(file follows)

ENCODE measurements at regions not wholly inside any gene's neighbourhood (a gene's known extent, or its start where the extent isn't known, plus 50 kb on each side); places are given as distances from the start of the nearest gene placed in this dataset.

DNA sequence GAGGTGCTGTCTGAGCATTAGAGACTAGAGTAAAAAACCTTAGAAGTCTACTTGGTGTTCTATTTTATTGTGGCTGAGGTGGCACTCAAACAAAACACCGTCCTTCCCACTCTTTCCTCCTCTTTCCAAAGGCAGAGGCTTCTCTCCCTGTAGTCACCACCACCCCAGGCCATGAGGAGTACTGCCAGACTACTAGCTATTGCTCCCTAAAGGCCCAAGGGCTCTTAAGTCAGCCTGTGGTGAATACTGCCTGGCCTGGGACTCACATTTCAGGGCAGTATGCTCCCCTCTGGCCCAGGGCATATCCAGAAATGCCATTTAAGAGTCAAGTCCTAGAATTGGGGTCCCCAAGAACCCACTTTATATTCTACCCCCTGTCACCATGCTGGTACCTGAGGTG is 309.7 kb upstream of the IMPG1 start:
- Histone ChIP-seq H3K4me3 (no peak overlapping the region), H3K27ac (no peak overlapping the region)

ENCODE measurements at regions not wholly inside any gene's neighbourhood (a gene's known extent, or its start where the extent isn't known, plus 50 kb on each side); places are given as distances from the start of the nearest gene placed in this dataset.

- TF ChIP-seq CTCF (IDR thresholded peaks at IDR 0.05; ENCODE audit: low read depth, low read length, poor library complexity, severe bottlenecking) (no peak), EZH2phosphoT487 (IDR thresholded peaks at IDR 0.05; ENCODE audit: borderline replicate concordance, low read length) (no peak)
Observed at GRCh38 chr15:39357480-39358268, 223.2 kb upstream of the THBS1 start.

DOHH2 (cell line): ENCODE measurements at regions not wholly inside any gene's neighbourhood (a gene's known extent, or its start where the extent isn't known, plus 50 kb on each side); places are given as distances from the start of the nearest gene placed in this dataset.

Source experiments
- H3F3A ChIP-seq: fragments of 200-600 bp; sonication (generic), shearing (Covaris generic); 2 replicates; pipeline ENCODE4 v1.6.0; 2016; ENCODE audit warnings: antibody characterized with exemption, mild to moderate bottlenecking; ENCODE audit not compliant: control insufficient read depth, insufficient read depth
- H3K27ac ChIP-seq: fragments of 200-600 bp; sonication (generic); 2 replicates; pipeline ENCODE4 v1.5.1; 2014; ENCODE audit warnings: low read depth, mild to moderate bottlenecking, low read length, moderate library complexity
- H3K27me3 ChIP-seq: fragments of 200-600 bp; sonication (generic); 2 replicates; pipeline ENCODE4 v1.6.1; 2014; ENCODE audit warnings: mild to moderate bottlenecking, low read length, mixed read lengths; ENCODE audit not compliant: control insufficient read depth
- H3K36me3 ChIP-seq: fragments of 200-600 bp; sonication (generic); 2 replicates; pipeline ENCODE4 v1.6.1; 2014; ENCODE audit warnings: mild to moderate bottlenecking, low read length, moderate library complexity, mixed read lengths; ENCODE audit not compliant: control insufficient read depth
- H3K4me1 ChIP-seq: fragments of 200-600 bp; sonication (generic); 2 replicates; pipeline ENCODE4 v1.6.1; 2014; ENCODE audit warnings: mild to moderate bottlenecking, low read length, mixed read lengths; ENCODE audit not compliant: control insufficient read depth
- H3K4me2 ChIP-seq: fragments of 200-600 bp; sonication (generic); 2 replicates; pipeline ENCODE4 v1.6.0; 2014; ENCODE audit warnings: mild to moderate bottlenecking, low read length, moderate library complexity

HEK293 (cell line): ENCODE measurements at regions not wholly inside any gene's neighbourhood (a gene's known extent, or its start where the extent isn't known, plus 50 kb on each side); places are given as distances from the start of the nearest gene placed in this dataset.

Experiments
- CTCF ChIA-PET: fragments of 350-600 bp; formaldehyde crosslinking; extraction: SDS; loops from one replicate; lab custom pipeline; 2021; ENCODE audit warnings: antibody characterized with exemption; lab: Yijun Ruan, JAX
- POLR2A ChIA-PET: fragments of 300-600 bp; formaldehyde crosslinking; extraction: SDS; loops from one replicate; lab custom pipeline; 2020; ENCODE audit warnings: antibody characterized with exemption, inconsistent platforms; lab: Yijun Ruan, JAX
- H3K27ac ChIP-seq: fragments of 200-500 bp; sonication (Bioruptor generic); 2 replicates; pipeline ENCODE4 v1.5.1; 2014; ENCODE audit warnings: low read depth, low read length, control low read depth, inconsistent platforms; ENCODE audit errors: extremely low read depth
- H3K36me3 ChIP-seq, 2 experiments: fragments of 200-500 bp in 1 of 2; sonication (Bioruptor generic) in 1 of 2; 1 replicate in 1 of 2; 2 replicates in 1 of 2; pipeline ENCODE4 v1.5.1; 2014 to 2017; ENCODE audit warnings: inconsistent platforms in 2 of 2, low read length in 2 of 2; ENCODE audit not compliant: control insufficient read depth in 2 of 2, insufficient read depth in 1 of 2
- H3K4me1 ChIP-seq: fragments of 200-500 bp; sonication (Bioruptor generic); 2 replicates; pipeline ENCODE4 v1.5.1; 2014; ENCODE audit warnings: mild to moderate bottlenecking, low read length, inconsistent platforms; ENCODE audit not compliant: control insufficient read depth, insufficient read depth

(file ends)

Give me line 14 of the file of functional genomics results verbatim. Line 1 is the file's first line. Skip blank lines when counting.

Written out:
- H3K4me2 ChIP-seq: fragments of 200-600 bp; sonication (generic); 2 replicates; pipeline ENCODE4 v1.6.0; 2014; ENCODE audit warnings: mild to moderate bottlenecking, low read length, moderate library complexity